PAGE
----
- Increase Comprehensibility of lesson plans by using pictures, props, gestures and voice variations to explain and demonstrate. Use short sentences and avoid slang and idioms. Build on the language concepts already acquired.
- Encourage Interaction by asking questions and assigning group activities. This provides the ELL student with opportunities to practice what he knows and increase his confidence, so that he/she is able to learn more effectively.
- Increase Thinking and Study Skills by asking thought-provoking questions and assigning complex topics for research and writing projects. Establish and expect the same high standards from every student.
- Use The Native Language to increase understanding and comprehension. Translating questions and assignments into the student's native language clarifies instructions and helps him understand what is expected.
6. Answer: B
English as a Second Language and English Language Learners pose unique challenges in a mainstream classroom. Several activities will enable them to improve their conversational English, help them understand the subject matter more easily and expand their vocabulary:
- Pair with a native English speaker who explains idioms, colloquialisms or slang terms in simple language
- Allowing the use of a translation dictionary will ease the frustration of trying to determine the correct English word
- Use lots of visual cues: pictures, illustrations, charts, gestures, etc.
- Emphasize key words with flashcards. Have students alternate between recognizing the word, the definition and the picture.
- Have ESL/ELL read the newspaper and/or watch the TV news then summarize the information in a few sentences and present the report to the class
- Assign an ESL/ELL student to a group project. The students learn to work together as a team, the ESL/ELL student gets to practice conversational skills and English-speaking students interact with ELL students in a non-threatening setting.
7. Answer: D
One of the first things that need to be determined before an ELL student's reading skills can be accurately assessed is his cultural identity. His heritage and personal history have a huge impact on his readiness to learn. Some cultures place a great emphasis on learning for everyone while others restrict access to educational opportunities by gender and/or economic status. Previous exposure to formal schooling plays an important role in the student's ability to understand the academic environment and what is expected. Religious beliefs, health issues, psychological trauma and time spent as a refugee all impact the type and variety of reading material previously available.
8. Answer: C
Fluency is the ability to read and comprehend the written word accurately and quickly. Fluent readers recognize words and expressions and understand their meaning. They don't focus on the words, they concentrate on the meaning. They make connections between knowledge they already have and ideas and concepts discovered in the new information. A student who is a good reader in his native language will be a good reader in English. When assessing an English language learner's level of competency, just because he/she "sounds" good, it doesn't necessarily follow that they understand the meaning in the message. It is important to ask open-ended questions about the text to determine his/her comprehension level. If the student doesn't understand what he/she is reading, it doesn't matter how fast they say the words, it is meaningless gibberish.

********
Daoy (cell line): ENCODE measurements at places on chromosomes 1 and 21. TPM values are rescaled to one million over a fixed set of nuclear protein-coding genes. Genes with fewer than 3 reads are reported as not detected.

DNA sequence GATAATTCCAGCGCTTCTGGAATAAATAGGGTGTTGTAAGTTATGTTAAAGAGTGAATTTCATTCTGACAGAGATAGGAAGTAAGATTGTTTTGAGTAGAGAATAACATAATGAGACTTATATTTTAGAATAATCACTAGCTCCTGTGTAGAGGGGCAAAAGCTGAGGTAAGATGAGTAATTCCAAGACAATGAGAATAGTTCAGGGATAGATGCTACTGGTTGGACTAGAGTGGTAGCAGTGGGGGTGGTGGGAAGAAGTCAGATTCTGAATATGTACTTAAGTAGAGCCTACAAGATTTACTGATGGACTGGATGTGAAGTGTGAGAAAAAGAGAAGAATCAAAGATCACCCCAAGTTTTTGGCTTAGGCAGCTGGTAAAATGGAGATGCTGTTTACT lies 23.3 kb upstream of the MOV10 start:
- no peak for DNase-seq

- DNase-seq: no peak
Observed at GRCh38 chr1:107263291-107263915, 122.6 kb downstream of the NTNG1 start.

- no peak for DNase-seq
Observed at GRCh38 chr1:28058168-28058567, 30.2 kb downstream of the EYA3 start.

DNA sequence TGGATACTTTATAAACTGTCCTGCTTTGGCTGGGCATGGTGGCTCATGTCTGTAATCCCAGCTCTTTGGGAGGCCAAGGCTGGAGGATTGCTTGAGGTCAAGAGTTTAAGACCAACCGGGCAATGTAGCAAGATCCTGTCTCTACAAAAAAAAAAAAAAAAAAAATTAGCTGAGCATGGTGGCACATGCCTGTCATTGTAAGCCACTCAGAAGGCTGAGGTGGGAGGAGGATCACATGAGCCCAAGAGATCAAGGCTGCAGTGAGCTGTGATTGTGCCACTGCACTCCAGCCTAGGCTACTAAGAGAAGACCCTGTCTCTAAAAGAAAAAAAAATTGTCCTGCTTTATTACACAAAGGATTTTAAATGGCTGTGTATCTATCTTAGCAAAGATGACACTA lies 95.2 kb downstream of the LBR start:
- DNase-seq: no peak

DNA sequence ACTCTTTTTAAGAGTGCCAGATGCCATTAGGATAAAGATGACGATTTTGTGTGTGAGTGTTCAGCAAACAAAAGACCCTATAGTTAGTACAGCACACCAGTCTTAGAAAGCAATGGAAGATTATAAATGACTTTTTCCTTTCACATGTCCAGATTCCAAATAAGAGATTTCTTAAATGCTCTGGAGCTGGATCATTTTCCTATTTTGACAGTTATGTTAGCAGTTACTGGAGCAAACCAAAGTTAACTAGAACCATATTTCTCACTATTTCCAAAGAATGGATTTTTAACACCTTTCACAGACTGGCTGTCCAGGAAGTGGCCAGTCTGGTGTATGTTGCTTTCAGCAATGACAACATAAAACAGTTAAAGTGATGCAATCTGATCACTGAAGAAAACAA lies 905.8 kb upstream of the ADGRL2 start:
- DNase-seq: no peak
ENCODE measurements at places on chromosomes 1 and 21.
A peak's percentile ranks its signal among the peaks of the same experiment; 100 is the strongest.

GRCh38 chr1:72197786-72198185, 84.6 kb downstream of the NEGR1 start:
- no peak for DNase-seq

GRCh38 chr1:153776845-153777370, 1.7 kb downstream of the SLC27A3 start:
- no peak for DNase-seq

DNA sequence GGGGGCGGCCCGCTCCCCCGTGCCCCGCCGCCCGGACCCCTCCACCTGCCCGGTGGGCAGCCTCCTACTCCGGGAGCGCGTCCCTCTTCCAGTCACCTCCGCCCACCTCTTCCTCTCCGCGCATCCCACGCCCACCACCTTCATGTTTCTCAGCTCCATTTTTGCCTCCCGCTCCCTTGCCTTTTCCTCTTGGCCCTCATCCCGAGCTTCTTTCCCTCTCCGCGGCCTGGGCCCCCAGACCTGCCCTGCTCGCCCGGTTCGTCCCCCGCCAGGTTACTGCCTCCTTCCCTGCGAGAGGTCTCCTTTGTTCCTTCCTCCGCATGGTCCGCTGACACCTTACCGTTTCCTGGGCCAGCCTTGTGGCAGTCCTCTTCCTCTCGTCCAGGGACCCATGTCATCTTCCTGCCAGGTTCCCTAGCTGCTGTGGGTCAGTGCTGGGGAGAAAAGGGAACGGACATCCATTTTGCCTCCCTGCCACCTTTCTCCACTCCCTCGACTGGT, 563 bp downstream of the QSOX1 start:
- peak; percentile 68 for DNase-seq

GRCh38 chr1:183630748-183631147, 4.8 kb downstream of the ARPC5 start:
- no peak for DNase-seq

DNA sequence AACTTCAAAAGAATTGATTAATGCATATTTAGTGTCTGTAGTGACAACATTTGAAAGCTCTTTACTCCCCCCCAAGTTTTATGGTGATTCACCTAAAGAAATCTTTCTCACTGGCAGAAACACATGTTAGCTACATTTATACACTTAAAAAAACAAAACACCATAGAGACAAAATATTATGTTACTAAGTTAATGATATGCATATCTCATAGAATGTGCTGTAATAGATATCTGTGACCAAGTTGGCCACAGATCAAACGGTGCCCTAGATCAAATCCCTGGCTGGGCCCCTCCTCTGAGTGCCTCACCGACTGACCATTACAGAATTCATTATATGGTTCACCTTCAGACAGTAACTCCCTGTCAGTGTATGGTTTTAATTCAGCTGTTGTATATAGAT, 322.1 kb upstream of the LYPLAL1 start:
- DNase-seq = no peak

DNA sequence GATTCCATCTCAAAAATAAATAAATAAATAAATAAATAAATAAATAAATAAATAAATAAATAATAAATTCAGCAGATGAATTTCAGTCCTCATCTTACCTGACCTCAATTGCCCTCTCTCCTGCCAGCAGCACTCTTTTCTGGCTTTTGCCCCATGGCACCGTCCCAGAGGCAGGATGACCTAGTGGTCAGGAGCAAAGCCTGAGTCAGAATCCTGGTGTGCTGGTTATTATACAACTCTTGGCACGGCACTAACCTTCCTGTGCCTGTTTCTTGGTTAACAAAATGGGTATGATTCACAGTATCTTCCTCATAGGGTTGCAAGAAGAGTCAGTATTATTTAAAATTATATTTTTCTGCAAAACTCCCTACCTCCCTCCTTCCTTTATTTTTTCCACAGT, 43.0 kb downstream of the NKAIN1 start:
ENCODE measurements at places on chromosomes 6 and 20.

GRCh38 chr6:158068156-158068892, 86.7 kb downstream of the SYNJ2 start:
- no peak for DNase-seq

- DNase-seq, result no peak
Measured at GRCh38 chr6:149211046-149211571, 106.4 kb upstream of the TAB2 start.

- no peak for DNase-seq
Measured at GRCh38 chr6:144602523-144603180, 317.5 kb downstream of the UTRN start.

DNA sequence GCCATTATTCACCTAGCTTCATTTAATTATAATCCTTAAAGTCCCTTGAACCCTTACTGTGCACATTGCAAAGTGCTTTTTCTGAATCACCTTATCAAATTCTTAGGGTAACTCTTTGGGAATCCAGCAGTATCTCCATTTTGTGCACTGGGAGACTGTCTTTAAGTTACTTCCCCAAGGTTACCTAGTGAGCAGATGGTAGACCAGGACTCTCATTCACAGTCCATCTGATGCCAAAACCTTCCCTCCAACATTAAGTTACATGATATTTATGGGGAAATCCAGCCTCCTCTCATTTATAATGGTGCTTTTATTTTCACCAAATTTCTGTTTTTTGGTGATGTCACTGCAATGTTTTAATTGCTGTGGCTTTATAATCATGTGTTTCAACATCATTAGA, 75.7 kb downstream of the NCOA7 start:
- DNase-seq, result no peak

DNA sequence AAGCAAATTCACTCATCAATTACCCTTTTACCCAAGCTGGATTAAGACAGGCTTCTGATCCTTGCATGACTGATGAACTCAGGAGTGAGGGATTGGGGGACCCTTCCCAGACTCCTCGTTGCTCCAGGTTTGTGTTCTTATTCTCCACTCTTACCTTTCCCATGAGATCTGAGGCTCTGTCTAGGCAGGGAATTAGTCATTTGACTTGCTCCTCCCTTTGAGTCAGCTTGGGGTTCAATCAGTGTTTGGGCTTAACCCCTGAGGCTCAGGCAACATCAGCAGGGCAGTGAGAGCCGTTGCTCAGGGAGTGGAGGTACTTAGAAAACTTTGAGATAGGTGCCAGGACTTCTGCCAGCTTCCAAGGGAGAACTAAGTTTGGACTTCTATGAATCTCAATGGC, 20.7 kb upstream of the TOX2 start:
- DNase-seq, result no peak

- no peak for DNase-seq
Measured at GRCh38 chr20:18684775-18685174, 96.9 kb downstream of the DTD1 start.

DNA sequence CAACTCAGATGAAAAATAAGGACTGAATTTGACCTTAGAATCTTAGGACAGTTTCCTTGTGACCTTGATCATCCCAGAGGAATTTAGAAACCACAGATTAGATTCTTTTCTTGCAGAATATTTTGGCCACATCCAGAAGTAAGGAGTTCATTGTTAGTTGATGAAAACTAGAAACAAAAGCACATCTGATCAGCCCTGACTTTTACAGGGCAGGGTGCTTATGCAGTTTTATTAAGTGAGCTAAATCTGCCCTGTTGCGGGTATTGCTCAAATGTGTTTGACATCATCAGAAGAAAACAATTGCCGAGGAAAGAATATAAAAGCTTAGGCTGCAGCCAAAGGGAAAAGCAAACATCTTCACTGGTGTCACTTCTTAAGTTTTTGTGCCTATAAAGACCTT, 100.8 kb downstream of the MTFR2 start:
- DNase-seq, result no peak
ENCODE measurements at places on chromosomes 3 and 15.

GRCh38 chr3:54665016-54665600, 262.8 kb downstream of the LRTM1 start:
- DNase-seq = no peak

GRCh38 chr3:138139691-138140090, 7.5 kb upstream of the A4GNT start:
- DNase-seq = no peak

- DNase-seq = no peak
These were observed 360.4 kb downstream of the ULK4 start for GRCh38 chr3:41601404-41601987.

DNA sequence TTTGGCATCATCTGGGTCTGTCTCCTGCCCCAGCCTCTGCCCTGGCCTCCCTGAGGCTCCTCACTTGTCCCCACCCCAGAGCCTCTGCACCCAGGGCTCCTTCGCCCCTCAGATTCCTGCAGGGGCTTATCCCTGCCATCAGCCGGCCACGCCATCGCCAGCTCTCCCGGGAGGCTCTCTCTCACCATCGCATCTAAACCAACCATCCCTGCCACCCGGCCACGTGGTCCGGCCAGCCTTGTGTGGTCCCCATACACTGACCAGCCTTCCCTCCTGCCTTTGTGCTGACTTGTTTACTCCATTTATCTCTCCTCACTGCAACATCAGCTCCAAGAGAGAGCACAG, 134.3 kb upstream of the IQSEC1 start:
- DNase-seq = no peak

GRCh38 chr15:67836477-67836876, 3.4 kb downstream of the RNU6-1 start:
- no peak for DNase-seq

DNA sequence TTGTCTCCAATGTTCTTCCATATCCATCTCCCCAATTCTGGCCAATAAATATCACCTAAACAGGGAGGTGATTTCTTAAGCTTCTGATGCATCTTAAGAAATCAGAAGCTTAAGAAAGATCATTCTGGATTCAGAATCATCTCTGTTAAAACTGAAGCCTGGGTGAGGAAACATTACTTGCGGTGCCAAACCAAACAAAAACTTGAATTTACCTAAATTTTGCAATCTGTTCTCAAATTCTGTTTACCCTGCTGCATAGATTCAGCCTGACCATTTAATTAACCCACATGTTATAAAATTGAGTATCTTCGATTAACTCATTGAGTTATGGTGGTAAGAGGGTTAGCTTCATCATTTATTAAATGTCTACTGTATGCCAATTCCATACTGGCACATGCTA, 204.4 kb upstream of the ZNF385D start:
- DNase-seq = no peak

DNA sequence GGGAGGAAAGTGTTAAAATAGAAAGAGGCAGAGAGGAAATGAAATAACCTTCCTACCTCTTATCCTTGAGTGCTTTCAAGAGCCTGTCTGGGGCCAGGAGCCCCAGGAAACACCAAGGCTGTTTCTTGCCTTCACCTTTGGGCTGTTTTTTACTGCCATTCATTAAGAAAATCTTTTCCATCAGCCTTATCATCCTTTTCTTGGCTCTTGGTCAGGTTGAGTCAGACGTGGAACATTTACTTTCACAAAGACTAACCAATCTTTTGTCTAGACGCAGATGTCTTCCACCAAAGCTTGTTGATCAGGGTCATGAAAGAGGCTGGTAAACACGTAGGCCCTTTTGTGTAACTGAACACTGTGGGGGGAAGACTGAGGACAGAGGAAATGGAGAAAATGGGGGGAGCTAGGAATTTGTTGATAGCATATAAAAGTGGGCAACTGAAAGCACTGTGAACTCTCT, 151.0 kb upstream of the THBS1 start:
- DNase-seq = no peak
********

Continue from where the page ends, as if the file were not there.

9. Answer: C
It can be a challenge to determine the English Language Learner's grade level. Birth dates on official documents may not be accurate or papers may have been lost in refugee camps or during transit. Birthdays may not be important in their culture and parents may have forgotten the year of birth. Families may have changed the age of the child believing it would help their situation. School attendance may have been primitive, erratic or non-existent. All these factors are real possibilities.
However, placing the student in the correct grade is critical to success in not only learning English, but in assimilating into his new cultural and educational environment. Experts believe it is important to place the student with people as close to the chronological age as possible because it helps motivate, encourages social interaction with peers and hastens acclimation into his/her new world. Studies have shown that placing an ELL with people a lot younger inhibits the linguistic and academic development and can lead to alienation, disruptive behavior and other socialization issues.
10. Answer: D
Content-Based Language Instruction combines information, hands-on tasks and instructional techniques and uses these tools to develop language skills, learn subject matter and acquire cognitive and study skills. The teacher uses English and the native language to explain and evaluate the student's verbal, written and group efforts. Sheltered Instruction is used in immersion and bilingual programs and is adopted to help students with limited or non-existent English proficiency. They are taught content in their native language and then move to instruction in English (grammar, vocabulary, etc.) with the goal being to mainstream them as quickly as possible. Language Across The Curriculum is content-based teaching that deliberately coordinates English language instruction (grammar, vocabulary, pronunciation, etc.) in all classes no matter what the subject matter. Sometimes this program uses an integrated curriculum approach; sometimes it uses a team teaching approach and sometimes a combination of the two.
Last Updated: 02/21/2013